1. Lean into disinfectants
SARS-CoV-2 spreads when an infected person is within 6 feet of another individual and a viral droplet becomes airborne when they cough or sneeze — or through contact with an infected surface, Ferrer notes. That said, senior caregivers should practice good hygiene.
The CDC recommends washing hands often with soap for at least 20 seconds, especially before eating and after using the restroom. If soap and water isn’t available, use a hand sanitizer that’s at least 60% alcohol.
2. Be aware of your surroundings and consider social distancing
If you or your senior loved one happens to be in the same space as someone with an infection, it’s important to monitor proximity to them. The CDC is also advising affected communities to consider social distancing, which is defined as “remaining out of congregate settings, avoiding local public transportation (e.g., bus, subway, taxi, ride share), and maintaining distance (approximately 6 feet) from others.”
3. Reconsider doctor’s appointments
If you’re the caregiver of a senior who has chronic conditions that could weaken their immune system, Ferrer advises avoiding visiting places that could increase their chances of coming into contact with an infected person. Especially in counties where cases of coronavirus have been identified, he advises that caregivers keep in touch with the senior’s doctors and discuss postponing unnecessary visits.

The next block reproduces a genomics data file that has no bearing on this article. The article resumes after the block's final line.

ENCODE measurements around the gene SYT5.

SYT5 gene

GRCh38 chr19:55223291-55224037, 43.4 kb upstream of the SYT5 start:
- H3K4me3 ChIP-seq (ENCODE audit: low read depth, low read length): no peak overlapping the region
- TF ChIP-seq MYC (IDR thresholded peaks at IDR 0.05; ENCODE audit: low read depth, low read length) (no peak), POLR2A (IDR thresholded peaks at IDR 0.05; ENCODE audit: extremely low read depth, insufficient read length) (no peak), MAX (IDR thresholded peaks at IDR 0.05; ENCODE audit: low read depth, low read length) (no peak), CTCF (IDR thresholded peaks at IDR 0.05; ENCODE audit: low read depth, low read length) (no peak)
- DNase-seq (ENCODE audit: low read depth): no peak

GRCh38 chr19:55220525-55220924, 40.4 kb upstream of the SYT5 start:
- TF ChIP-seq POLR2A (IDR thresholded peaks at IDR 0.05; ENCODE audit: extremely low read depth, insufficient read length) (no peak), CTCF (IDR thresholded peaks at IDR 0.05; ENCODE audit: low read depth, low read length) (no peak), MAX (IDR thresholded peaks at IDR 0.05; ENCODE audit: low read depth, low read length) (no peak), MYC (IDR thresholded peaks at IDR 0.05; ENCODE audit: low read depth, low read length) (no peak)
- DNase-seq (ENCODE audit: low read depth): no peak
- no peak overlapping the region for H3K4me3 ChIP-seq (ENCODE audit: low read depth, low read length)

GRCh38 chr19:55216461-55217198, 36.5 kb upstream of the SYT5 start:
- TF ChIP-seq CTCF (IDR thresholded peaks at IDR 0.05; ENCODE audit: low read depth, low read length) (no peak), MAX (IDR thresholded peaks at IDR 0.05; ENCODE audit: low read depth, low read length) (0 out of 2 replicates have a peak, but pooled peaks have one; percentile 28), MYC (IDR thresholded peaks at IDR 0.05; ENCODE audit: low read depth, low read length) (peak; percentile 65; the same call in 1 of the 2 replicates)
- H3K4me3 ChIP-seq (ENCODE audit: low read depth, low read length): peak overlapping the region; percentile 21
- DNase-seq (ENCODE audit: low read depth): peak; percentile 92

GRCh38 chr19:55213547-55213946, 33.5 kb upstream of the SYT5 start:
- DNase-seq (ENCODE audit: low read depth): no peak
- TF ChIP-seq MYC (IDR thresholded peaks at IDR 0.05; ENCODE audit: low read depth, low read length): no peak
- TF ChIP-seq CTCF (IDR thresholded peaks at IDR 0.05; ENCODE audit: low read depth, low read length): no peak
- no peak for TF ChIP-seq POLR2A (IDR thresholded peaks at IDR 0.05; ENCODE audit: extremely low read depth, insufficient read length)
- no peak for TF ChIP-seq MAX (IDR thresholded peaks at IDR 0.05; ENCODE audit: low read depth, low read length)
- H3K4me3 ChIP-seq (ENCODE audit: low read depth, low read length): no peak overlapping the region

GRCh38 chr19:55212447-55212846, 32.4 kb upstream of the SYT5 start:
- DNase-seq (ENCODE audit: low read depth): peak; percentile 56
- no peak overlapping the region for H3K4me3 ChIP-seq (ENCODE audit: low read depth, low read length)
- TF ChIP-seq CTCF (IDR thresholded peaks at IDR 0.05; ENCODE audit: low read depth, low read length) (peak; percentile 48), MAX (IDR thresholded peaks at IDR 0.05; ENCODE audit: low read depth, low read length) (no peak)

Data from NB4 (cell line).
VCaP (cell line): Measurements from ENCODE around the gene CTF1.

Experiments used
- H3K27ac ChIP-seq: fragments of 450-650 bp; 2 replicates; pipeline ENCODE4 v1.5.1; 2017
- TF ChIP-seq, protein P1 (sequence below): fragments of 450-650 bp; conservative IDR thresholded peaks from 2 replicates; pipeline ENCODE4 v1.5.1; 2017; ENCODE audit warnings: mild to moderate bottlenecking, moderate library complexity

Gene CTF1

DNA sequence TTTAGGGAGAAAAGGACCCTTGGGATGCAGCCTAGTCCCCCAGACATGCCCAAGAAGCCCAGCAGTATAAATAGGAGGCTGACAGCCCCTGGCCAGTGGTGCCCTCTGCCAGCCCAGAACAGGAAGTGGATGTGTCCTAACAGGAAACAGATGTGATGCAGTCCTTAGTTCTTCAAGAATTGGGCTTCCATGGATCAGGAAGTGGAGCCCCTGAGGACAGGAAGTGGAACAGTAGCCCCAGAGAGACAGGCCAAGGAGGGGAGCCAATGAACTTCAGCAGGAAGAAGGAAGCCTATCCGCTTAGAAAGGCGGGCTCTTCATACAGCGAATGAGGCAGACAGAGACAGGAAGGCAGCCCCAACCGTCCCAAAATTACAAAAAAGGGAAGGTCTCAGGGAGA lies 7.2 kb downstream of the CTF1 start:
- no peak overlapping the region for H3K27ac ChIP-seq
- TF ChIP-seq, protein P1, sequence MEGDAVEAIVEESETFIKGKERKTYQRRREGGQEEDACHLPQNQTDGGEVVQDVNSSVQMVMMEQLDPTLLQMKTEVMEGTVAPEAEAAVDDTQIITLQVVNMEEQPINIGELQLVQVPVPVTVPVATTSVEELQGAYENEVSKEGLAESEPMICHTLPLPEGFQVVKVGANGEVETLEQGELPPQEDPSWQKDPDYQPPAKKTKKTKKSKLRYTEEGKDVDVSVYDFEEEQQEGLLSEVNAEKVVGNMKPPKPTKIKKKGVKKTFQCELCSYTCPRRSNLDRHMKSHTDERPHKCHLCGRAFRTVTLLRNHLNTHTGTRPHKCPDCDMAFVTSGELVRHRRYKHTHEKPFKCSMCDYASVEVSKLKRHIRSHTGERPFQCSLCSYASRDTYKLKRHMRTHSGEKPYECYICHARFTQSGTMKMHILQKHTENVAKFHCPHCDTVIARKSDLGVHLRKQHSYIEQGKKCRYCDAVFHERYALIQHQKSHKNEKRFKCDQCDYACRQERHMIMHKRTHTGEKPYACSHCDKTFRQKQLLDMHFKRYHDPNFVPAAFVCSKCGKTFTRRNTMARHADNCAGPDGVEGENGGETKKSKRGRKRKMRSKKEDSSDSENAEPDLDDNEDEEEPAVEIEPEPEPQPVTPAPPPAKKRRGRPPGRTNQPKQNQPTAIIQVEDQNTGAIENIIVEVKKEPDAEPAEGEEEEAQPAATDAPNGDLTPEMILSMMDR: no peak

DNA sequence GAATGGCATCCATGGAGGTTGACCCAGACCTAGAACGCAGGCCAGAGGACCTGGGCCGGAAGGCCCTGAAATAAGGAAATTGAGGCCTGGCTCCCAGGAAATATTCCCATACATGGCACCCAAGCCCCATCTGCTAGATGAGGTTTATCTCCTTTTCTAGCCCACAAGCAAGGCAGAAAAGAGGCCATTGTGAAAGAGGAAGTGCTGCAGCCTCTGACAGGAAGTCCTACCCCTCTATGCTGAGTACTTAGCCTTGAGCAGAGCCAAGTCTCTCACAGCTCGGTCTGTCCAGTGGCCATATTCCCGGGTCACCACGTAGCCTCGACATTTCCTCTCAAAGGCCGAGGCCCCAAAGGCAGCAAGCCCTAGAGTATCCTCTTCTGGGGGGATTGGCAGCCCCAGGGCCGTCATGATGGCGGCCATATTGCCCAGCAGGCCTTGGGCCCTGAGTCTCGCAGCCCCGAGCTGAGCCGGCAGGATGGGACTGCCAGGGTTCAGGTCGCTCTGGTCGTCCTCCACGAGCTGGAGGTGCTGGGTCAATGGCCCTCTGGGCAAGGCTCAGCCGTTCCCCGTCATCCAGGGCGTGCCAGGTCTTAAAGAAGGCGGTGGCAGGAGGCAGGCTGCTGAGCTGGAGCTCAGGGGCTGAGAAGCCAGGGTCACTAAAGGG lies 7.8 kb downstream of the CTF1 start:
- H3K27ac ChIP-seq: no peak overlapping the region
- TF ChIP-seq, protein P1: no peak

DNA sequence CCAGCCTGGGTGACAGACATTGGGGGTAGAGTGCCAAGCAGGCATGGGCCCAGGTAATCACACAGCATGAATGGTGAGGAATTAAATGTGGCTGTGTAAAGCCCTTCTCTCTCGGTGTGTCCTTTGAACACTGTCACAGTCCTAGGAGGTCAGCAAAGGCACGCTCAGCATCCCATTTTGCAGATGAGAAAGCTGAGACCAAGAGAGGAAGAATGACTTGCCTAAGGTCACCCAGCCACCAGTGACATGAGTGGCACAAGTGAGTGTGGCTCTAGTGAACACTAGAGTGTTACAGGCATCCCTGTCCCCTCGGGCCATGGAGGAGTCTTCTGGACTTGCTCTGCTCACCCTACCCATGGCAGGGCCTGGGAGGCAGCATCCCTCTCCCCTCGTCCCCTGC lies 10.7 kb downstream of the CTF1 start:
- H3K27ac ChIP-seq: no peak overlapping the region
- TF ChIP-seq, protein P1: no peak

4. Try nasal sprays
Ferrer highly encourages both caregivers and older loved ones to use over-the-counter saline nasal sprays with xylitol, which can help prevent bacteria from adhering to nasal passages, as a daily defense against the coronavirus. He recommends using multiple doses two to three times a day.
5. Support the immune system with hydration and nutrition
Because our sense of thirst diminishes with age, Cleveland Clinic warns that dehydration is an often overlooked health risk in the senior community. According to Mayo Clinic, a general rule of thumb is 3.7 liters of fluids for men and 2.7 liters for women.
You’ll also do well to emphasize the maintenance of healthy diet, high in antioxidant-rich fruits and vegetables, which is also critical for keeping defenses up, notes Harvard Medical School.
6. Maintain physical activity
Instead of quarantining elderly loved ones to their room or home, encourage them to remain physically active, ideally outside. This will promote good circulation and encourage the body to clear mucus from the airways, lowering the probability of viruses sticking to the lungs, according to Harvard Medical School.